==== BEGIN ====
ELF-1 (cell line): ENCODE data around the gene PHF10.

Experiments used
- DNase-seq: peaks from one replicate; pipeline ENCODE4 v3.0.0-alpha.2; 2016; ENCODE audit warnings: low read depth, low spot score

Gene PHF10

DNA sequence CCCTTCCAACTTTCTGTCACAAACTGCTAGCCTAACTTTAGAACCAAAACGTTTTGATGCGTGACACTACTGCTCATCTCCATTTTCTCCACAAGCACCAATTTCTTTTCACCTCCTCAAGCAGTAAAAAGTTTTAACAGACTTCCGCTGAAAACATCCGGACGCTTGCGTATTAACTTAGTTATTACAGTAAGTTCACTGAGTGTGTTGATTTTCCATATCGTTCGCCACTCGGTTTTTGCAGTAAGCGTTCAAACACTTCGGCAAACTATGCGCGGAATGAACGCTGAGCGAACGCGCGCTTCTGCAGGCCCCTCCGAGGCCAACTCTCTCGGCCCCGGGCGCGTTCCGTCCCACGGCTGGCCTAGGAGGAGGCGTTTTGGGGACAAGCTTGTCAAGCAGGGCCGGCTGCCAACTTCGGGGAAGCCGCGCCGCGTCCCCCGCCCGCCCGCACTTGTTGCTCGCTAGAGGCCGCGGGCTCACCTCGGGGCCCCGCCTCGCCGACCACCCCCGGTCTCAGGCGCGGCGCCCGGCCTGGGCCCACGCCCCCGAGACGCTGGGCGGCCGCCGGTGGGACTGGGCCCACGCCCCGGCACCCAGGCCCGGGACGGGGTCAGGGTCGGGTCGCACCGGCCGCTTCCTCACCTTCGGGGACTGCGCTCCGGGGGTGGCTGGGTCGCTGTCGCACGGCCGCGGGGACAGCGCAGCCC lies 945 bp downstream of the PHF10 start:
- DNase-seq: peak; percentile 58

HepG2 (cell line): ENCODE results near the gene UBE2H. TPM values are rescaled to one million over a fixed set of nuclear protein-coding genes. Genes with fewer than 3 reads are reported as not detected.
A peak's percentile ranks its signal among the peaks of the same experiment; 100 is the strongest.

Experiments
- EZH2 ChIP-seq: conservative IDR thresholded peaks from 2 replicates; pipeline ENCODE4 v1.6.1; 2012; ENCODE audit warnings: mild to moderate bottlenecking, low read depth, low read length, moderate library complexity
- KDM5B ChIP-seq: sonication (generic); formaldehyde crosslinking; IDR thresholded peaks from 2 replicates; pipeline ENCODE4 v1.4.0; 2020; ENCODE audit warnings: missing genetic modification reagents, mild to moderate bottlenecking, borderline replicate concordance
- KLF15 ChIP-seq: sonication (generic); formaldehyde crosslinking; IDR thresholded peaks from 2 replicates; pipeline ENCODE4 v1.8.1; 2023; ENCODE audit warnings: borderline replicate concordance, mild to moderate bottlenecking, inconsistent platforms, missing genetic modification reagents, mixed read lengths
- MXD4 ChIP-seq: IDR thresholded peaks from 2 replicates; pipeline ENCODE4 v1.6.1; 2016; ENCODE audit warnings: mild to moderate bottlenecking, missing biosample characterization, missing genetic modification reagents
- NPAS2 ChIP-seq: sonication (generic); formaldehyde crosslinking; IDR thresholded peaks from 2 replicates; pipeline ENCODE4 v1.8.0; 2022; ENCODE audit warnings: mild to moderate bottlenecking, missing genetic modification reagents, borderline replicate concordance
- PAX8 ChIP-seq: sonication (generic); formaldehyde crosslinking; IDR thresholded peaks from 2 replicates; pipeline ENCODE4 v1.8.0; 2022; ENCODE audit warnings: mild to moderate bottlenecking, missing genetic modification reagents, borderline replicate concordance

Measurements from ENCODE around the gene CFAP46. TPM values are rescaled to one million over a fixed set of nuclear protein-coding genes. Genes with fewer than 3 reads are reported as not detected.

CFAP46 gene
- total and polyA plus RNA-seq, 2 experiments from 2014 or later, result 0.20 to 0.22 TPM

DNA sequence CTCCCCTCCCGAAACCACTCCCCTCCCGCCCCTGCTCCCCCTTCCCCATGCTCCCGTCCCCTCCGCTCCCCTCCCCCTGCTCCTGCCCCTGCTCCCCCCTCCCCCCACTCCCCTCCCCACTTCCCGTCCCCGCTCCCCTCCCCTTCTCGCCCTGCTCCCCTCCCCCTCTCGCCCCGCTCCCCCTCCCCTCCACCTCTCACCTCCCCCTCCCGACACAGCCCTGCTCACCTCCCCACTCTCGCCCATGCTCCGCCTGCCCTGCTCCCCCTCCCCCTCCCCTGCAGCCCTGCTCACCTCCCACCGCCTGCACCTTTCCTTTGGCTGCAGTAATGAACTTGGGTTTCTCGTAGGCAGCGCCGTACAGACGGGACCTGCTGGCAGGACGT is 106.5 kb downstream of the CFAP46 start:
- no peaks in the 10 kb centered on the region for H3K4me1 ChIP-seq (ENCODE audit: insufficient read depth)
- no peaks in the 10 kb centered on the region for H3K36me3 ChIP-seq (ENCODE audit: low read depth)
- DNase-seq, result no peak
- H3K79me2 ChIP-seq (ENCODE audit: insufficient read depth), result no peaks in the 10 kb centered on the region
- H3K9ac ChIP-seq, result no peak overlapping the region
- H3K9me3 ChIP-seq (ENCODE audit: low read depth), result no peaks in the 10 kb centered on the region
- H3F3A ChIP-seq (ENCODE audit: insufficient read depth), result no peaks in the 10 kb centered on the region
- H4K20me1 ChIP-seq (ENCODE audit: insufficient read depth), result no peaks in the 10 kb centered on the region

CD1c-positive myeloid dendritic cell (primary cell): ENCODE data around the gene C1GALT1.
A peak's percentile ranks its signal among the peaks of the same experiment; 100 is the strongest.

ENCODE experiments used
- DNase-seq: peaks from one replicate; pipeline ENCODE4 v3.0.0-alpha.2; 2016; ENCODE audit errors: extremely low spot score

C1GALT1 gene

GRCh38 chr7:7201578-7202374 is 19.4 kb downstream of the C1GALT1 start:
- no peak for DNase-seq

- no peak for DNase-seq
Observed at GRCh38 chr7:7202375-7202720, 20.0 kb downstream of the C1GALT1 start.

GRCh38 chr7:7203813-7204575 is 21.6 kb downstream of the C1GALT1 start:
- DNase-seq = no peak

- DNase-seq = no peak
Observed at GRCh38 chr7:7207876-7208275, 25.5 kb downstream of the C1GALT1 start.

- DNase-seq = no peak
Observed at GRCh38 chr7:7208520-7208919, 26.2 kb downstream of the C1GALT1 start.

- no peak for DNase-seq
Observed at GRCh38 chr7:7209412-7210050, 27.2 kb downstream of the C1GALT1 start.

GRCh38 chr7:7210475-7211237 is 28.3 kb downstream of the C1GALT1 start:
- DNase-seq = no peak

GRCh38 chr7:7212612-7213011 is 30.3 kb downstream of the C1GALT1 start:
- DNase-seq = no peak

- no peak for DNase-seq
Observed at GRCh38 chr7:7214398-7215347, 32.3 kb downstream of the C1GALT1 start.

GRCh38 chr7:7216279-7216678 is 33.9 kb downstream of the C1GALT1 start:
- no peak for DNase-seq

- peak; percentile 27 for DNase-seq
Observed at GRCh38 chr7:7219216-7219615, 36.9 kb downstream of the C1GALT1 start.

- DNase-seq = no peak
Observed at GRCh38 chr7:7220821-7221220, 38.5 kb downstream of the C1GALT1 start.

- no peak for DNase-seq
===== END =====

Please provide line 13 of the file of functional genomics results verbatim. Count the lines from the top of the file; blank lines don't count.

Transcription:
- MXD4 ChIP-seq: IDR thresholded peaks from 2 replicates; pipeline ENCODE4 v1.6.1; 2016; ENCODE audit warnings: mild to moderate bottlenecking, missing biosample characterization, missing genetic modification reagents